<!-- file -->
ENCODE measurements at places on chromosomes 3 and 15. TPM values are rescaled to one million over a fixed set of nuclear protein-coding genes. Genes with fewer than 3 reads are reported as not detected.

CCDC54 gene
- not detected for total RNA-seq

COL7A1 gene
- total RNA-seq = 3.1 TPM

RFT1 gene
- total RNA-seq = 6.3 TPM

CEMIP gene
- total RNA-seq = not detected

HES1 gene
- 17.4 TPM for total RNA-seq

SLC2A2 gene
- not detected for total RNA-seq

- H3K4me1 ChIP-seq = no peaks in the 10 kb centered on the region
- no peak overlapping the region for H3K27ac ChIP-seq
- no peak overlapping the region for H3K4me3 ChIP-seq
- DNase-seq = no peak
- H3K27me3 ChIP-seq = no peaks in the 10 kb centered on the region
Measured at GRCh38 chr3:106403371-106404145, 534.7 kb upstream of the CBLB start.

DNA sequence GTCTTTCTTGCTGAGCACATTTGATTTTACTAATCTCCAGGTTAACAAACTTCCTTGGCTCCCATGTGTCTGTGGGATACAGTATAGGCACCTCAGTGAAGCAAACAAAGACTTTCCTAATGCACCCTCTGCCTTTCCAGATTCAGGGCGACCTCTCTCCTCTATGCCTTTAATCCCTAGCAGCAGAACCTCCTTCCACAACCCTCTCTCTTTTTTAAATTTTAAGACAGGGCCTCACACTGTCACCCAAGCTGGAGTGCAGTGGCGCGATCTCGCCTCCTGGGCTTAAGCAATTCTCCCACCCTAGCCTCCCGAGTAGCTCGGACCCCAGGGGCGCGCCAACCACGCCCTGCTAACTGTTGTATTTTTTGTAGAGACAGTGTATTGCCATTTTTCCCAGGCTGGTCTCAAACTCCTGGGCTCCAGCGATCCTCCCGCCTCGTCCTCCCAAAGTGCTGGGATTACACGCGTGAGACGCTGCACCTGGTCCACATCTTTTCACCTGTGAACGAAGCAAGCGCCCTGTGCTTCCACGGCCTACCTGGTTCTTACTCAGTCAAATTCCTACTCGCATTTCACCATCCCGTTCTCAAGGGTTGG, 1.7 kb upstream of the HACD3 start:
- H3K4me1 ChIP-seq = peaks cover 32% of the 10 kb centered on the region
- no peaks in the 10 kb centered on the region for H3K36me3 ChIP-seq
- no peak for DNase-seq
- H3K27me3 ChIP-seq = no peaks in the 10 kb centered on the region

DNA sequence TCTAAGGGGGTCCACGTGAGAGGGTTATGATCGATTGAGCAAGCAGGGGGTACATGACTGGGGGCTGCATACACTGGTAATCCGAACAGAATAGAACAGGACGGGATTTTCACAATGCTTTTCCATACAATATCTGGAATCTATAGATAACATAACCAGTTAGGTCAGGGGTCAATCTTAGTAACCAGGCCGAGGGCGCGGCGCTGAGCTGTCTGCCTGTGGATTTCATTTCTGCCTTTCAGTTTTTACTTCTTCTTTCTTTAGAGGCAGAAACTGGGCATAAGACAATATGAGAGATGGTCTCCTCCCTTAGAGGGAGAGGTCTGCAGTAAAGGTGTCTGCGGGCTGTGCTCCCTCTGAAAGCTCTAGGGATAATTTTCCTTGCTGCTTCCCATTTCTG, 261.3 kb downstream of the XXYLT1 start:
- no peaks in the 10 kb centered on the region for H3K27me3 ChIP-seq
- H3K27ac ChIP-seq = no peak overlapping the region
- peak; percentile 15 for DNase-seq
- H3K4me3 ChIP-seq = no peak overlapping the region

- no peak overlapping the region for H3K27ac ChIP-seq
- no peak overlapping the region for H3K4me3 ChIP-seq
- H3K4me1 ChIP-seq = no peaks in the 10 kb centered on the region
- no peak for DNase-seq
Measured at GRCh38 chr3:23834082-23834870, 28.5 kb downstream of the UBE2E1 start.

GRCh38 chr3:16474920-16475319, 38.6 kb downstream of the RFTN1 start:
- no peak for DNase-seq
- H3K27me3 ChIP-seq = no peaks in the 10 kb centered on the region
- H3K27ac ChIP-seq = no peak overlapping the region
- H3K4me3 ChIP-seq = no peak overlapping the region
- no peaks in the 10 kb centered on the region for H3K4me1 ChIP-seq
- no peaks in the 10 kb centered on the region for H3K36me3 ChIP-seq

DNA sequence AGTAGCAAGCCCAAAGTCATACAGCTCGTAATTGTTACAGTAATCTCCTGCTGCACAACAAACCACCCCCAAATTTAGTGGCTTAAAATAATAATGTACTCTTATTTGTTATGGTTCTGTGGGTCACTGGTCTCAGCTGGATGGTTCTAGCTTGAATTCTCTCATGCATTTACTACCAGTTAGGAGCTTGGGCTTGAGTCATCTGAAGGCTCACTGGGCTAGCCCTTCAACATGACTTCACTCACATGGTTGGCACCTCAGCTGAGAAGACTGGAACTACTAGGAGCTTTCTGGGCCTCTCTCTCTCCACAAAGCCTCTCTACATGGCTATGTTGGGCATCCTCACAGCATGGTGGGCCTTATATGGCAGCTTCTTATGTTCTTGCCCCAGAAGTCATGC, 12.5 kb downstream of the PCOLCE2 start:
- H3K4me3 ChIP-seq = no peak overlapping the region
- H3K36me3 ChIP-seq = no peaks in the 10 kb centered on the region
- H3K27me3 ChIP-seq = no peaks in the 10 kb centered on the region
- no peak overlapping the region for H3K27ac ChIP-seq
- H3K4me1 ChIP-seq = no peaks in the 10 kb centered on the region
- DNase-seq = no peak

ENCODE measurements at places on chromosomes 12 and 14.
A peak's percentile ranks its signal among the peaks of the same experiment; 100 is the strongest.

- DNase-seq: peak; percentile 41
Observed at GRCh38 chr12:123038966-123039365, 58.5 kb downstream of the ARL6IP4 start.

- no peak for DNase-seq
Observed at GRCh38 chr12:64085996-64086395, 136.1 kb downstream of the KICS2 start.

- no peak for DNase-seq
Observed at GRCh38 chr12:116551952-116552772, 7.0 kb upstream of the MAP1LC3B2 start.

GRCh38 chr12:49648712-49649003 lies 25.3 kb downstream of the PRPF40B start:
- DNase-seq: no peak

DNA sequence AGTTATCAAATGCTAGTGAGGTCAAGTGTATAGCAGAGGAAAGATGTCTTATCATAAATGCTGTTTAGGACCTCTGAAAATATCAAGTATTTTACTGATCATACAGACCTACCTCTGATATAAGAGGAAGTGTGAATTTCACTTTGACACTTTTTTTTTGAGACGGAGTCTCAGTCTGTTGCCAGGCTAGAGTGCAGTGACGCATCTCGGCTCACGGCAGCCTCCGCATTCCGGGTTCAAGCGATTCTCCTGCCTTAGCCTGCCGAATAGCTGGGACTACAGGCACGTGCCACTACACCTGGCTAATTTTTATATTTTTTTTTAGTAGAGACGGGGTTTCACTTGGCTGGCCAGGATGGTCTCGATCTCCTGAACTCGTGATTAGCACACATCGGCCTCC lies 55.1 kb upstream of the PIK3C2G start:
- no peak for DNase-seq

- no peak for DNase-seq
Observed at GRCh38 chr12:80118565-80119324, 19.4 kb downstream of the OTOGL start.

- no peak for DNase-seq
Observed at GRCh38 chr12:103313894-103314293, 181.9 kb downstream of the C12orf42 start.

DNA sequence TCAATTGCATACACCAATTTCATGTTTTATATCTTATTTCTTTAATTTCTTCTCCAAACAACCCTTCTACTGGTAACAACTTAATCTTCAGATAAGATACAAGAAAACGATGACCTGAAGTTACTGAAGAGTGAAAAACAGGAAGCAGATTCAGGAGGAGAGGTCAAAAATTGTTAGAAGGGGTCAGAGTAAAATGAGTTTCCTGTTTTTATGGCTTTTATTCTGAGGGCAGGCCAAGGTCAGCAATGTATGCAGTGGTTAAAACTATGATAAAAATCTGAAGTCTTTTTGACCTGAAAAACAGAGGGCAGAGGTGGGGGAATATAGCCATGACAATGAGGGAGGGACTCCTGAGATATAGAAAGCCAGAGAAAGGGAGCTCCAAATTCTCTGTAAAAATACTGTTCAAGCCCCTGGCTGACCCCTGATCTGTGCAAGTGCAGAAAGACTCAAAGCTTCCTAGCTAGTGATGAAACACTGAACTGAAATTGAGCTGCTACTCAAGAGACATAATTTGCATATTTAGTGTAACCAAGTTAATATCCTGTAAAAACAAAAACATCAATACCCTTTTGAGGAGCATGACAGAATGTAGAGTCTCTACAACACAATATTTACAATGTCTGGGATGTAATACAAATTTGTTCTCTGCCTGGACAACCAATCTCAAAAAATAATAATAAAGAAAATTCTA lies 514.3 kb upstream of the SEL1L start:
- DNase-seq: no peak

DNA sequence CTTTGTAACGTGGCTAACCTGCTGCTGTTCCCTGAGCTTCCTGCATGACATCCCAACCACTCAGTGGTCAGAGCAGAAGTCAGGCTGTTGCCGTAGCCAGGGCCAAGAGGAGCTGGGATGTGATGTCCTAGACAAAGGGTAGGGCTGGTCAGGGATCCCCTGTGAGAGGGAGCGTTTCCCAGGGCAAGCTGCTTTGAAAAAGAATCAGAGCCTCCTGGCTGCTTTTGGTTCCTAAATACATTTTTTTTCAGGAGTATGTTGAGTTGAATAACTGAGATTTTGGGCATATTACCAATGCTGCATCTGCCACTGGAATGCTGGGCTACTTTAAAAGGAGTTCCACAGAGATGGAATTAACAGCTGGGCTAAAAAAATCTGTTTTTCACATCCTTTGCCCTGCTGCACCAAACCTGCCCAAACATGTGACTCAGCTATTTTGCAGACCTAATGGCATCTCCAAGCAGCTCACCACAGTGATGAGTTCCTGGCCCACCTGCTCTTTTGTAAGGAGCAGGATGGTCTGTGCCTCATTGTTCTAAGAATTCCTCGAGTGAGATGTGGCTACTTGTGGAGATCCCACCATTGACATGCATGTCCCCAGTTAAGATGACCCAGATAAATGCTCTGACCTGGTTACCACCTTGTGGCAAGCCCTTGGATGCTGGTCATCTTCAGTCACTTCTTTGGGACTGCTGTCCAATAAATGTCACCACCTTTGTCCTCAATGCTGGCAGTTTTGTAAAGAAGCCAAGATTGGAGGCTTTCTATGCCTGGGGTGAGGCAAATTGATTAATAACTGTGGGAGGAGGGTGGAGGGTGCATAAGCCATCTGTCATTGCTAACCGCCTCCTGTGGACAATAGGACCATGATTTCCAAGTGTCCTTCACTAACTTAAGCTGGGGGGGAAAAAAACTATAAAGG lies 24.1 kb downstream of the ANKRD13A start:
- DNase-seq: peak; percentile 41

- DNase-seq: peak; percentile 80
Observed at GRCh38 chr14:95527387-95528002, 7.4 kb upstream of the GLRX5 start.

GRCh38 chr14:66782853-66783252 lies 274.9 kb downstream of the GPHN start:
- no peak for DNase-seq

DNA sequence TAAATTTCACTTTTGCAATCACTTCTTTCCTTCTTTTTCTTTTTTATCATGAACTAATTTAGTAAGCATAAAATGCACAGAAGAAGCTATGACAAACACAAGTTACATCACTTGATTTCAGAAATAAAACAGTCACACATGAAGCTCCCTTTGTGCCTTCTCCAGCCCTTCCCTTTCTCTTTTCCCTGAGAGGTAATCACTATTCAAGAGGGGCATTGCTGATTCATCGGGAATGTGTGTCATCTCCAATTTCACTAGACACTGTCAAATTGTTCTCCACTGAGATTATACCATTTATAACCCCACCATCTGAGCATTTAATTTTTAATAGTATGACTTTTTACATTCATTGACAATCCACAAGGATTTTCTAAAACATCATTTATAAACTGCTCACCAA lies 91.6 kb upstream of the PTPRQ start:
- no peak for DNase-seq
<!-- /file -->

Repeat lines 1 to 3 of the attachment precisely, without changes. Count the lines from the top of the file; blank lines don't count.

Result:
ENCODE measurements at places on chromosomes 3 and 15. TPM values are rescaled to one million over a fixed set of nuclear protein-coding genes. Genes with fewer than 3 reads are reported as not detected.

CCDC54 gene
- not detected for total RNA-seq